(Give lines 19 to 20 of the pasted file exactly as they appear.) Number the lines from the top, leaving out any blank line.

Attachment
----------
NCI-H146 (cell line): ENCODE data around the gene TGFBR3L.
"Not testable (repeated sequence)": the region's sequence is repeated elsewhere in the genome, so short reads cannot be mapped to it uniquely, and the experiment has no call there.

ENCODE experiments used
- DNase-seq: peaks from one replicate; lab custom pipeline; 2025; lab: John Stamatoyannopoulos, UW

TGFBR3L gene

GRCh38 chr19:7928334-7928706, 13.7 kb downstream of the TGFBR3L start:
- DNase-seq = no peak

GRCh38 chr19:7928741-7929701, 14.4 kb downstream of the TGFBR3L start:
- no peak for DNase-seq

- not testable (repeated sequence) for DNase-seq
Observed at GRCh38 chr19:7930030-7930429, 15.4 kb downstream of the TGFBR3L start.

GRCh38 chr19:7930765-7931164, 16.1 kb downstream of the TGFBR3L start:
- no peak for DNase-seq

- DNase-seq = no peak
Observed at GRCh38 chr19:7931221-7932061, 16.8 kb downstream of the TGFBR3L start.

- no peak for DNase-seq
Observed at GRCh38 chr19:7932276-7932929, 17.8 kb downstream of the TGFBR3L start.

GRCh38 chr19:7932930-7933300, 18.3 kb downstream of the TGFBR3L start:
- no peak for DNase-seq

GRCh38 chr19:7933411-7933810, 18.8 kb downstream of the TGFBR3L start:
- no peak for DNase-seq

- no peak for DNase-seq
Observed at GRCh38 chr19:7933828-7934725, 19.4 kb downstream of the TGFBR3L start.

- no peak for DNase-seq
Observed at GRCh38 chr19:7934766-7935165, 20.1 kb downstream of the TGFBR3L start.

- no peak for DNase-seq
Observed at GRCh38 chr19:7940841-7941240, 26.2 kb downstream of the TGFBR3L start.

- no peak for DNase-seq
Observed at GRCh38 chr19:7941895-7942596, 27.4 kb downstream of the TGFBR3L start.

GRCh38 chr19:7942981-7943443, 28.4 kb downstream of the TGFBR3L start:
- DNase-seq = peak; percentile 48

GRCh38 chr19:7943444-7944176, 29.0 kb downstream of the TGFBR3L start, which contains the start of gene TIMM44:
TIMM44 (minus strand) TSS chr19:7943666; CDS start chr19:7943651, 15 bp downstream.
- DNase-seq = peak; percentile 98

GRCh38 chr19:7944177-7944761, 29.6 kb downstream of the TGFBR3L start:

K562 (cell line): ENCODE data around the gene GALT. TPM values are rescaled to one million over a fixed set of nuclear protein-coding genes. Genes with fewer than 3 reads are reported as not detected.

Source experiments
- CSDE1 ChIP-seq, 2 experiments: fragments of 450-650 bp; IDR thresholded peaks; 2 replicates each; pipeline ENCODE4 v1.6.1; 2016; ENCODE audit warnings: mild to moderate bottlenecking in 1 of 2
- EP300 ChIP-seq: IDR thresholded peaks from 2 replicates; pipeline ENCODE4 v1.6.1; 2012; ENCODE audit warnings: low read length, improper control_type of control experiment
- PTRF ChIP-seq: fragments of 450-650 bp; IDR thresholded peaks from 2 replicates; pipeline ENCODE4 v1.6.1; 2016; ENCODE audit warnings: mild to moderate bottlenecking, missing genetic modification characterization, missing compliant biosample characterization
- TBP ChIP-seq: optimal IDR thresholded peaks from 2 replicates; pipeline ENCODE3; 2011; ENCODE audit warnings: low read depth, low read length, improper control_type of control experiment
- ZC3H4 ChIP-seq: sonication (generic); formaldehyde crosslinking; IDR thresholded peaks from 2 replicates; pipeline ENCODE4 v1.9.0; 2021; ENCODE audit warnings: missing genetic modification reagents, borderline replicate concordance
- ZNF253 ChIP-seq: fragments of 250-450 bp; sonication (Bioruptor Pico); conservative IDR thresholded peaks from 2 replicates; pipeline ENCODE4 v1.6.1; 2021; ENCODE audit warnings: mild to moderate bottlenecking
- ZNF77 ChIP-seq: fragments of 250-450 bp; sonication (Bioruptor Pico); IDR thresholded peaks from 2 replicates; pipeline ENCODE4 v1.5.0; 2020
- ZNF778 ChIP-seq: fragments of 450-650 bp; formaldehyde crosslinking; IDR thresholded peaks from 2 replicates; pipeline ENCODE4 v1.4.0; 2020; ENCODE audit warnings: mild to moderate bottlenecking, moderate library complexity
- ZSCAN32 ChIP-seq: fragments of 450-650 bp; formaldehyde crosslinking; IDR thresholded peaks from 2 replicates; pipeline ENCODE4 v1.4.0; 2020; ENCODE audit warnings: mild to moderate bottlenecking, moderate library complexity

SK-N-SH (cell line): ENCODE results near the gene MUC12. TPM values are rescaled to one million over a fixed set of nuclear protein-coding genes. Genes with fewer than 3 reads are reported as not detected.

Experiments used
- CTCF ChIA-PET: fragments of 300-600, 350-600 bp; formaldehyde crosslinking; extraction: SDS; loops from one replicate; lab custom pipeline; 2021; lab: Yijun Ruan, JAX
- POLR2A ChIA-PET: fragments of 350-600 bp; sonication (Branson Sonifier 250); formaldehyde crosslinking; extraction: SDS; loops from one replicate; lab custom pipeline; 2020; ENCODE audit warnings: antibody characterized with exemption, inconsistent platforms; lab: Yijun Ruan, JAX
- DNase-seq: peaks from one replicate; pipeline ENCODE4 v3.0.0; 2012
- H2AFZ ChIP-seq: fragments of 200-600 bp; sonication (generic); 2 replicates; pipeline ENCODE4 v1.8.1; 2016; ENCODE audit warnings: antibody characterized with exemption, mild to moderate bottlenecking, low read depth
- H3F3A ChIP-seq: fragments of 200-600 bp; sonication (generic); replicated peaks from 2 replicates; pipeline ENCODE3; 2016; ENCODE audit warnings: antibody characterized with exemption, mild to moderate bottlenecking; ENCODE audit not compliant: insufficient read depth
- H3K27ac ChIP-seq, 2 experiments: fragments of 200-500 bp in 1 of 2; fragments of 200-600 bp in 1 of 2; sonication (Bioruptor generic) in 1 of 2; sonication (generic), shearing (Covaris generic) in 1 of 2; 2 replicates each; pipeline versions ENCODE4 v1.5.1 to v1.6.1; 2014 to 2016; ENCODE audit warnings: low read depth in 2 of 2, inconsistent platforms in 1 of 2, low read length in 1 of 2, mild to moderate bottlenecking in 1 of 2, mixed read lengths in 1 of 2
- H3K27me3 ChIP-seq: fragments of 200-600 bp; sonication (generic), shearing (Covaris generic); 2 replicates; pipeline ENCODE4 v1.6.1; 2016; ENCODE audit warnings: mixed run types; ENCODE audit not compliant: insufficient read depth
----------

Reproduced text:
- no peak for DNase-seq

GRCh38 chr19:7933411-7933810, 18.8 kb downstream of the TGFBR3L start: